Inflation eases to 10.1% in January: ONS


Inflation in the UK was 10.1% in January, the latest data from the Office for National Statistics (ONS) reveals.

January’s figure is down from the 10.5% reported in December and down from a peak of 11.1% in October.

The easing in the annual inflation rate in January 2023 mainly reflected price changes in the transport division, particularly for passenger transport and motor fuels. 

There were also downward effects from restaurants and hotels, with the largest, partially offsetting, upward effect coming from alcoholic beverages and tobacco.

Earlier this month, the Bank of England (BoE) hiked the base rate by 50 basis points to 4% from 3.5%.

The next Monetary Policy Committee (MPC) meeting is scheduled for 23 March.

Commenting on the latest figures, Interactive Investor senior finance analyst Myron Jobson says: “Inflation has continued its slow grind lower to 10.1% in January, down from 10.5% the previous month. It doesn’t mean that Britons will suddenly find that the costs of good and services are getting cheaper. It just means that prices aren’t rising as fast.”

“With inflation remaining stubbornly high, the BoE could take the view that continued interest rate hikes might still be necessary to rein it in.”

“Higher interest rates increase the cost of borrowing for things like cars, loans and mortgages. The toxic mix of rising prices rising borrowing costs and failing incomes in real terms threatens to batter household finances for some time to come.”

Mather & Murray Financial managing director Samuel Mather-Holgate comments: “Inflation coming down faster than expected means it’s slightly less likely the central bank will hike rates by 0.5% next month, although that’s still the most accepted direction of travel.”

“Inflation should nosedive in a few months and even be back down to the 2% target by the end of the year so bank rate cuts are coming. The sensible thing for the MPC to do now would be to pause and take a breath, and release the thumb screws that are inflicting so much pain on homeowners.”

Riverside Mortgages founder Lewis Shaw suggests that while it’s “positive” to see inflation figures moving in the right direction, “there’s still a huge gulf between where inflation should be”.

Shaw says: “This won’t stop the BoE from hiking the base rate again on 23 March at the next MPC meeting. It should, but it won’t. It seems the most likely hike now will be 0.25%, and we have to hope most of this is already priced in.”

“For mortgage borrowers, this means rates will stay broadly where they are for the rest of this year. In the past few days, we’ve seen swap rates nudge up, which is probably the nail in the coffin for any meaningful fixed rate reductions. This is the new normal and we all need to accept it.”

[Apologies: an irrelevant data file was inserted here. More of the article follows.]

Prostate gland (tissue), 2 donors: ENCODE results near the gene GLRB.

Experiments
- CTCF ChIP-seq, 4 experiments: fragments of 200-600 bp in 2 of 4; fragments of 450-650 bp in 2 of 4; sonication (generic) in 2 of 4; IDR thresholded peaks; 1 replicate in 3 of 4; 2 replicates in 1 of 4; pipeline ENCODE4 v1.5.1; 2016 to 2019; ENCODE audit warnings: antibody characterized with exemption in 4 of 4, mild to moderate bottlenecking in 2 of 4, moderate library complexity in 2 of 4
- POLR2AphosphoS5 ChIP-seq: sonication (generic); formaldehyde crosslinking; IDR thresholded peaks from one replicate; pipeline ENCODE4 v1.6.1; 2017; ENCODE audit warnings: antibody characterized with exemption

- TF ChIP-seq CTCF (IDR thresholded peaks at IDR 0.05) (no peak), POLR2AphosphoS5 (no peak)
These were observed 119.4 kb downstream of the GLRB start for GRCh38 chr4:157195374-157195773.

The Business Finance Branch’s Mark Grant states: “While prices are still rising at 10.1% year on year, a lower figure than last month and a bigger fall than predicted in January is good for business sentiment and confidence in the months ahead.”

“It may well reinforce the BoE’s forecast that we are at or near the top of the interest rate-raising cycle. Businesses need the confidence to invest and hire staff and this improving inflation figure – while still high – could contribute to that.”

Phoebus Software chief revenue officer Adam Oldfield adds: “All in all the UK economy seems to be defying predictions with GDP up and now inflation easing more quickly than many had thought.”

“Although the percentages are small it is a step in the right direction. Nonetheless, we heard only yesterday that real wages are struggling to keep up with inflation, so we have a way to go before that situation changes and people start to feel like they are in pocket rather than out. This will not be helped in the coming months if energy prices increase to the level that we have been told to expect.”

“This is a crucial time for both lenders and brokers. Ensuring that existing borrowers have the best deal and that exposed borrowers are getting the best advice and help to try to ensure that the recent small rise in arrears isn’t an increasing trend.”

“No doubt the question for many now is, will this drop in inflation be enough for the BoE to hold interest rates at their current rate, or will we still see another rise when the MPC next meets in March? As we head into spring, a traditionally more buoyant time for the housing market, this could be key for momentum.”

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